Being charged with Driving Under the Influence of Alcohol or Drugs (DUI) can result in a whole slew of potentially devastating consequences, including costly fines, the suspension of your driver's license, and even jail time, not to mention potential lasting negative impacts on one’s a person’s driving record. . The main method of determining whether a DUI charge is valid are the results of the breathalyzer test administered by the officer on the scene. These tests can be damning, but they can also return flawed results.
There are three major issues that can arise with a field-administered breathalyzer test that may cause it to give a blood alcohol content (BAC) reading that is higher than the individual’s actual blood levels. These issues are calibration, timing, and rising windows.
Breathalyzers are sophisticated machines. As such, they require the maintenance of a technician to ensure that they are properly calibrated. An incorrectly calibrated breathalyzer can lead to erroneous and inaccurate BAC test results. Breathalyzers must be regularly calibrated at regular intervals which may vary based on the model of the device, manufacturer recommendations, and state law.
The timing of when the officer administers the breathalyzer can also impact the readings it gives. As its name implies, a breathalyzer is meant to examine the amount of alcohol on an individual’s breath. This breath comes from deep in the lungs to be as accurate as possible. However, if the individual has recently drunk alcohol, burped, or vomited, there may be residual alcohol left in the mouth that could lead to a higher BAC reading than is accurate.
Officers must wait for what is called an “observation period” (which varies by state but is generally 15 to 20 minutes) to confirm that an individual has not performed any of these actions before they can administer the test. Additionally, if the individual burps or vomits again in the officer’s presence, the count must be restarted. Failing to observe these rules can result in an inaccurate reading.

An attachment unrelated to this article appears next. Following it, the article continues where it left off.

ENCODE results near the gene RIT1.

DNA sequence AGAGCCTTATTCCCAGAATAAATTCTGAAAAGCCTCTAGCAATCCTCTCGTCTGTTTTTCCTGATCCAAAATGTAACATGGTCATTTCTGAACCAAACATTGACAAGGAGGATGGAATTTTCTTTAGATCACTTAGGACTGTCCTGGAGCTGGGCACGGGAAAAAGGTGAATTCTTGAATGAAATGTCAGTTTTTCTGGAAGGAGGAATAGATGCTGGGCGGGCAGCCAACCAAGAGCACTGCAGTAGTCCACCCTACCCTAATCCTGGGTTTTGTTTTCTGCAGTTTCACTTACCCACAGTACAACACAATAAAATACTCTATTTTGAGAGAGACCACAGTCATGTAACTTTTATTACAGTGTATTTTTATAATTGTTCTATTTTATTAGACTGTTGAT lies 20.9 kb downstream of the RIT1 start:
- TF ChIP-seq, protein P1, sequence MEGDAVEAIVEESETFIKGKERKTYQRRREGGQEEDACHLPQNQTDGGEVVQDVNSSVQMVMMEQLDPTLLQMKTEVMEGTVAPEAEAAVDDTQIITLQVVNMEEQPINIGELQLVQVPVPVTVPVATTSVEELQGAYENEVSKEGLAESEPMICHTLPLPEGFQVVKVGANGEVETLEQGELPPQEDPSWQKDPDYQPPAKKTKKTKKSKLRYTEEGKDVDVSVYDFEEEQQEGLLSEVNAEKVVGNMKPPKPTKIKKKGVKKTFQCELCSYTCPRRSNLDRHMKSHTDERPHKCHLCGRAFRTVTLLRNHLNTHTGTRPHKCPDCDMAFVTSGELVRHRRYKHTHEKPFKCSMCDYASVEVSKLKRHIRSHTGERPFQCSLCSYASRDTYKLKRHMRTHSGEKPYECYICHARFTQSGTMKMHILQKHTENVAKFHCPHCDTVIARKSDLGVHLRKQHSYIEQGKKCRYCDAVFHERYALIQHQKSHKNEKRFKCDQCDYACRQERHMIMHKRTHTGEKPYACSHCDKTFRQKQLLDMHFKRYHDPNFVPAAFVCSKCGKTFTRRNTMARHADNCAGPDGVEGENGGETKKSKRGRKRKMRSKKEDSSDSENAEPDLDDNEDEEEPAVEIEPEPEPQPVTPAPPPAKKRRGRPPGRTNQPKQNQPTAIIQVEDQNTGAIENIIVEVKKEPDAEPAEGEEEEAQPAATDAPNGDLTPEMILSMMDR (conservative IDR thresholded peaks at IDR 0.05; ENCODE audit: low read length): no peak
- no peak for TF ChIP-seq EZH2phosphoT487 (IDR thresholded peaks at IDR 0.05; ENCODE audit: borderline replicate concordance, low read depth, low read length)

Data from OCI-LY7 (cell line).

Finally, there is something known as the rising window. Most individuals who drink alcohol take one to three hours to fully absorb it into their systems. During this time, their BAC will increase steadily despite them not having drunk any more alcohol. If a breathalyzer test is administered during these windows, the BAC will be elevated even if the individual’s behavior is unaffected.
If you have been charged with a DUI, you can greatly benefit from an experienced DUI attorney to help you combat the charges. A DUI attorney can challenge the results of your breathalyzer test by identifying errors in its administration or providing alternate explanations for high BAC reading.
Additionally, a DUI attorney can cross-examine the administering officer to determine whether or not they are exaggerating or misrepresenting the threat you allegedly demonstrated. The best place to find a DUI attorney is Attorney at Law.
At AAL, our nationwide network of law firms and attorneys allows us to match you with an attorney in your area. Our partners have the resources, legal expertise, and experience to get you the best results possible for your case.
In addition to a distinguished case record, our partners also excel in client care. At AAL, we understand the stress that being accused of a crime can cause. That’s why our partners will make sure to keep you updated on the progress of your case, settlement options, and the best recourse in their expert opinions.
Don’t wait. Contact AAL today for a free, no-obligation consultation and assert your legal rights.